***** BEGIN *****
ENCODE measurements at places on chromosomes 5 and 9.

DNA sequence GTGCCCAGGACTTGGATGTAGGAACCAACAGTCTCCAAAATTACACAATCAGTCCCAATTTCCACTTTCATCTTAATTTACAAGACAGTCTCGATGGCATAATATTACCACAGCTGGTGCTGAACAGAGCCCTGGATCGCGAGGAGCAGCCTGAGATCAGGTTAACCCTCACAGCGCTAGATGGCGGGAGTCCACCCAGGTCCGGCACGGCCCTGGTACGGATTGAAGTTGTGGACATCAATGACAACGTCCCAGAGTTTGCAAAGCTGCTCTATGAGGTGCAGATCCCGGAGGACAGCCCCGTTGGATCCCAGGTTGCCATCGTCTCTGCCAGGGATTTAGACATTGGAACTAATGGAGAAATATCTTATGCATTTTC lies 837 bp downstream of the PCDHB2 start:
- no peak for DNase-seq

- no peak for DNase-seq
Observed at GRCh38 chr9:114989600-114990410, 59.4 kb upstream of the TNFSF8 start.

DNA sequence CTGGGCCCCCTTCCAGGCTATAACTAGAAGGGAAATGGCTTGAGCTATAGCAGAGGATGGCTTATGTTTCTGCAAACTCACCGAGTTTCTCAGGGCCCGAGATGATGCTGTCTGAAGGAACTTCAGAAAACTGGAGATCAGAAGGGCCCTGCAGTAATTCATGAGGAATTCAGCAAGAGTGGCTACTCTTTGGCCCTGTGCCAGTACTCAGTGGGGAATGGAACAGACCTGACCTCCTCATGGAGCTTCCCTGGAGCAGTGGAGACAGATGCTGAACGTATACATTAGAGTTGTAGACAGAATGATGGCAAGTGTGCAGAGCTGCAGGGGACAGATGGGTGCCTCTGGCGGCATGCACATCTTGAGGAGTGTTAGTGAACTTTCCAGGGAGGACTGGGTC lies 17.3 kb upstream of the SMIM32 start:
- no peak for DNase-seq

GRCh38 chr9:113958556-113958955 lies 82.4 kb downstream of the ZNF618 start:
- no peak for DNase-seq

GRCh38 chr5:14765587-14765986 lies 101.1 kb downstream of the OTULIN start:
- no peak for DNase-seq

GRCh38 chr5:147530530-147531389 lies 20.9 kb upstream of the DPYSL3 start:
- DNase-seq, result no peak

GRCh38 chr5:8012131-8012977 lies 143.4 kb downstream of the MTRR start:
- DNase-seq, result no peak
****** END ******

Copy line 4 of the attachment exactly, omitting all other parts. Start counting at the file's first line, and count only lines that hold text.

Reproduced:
- no peak for DNase-seq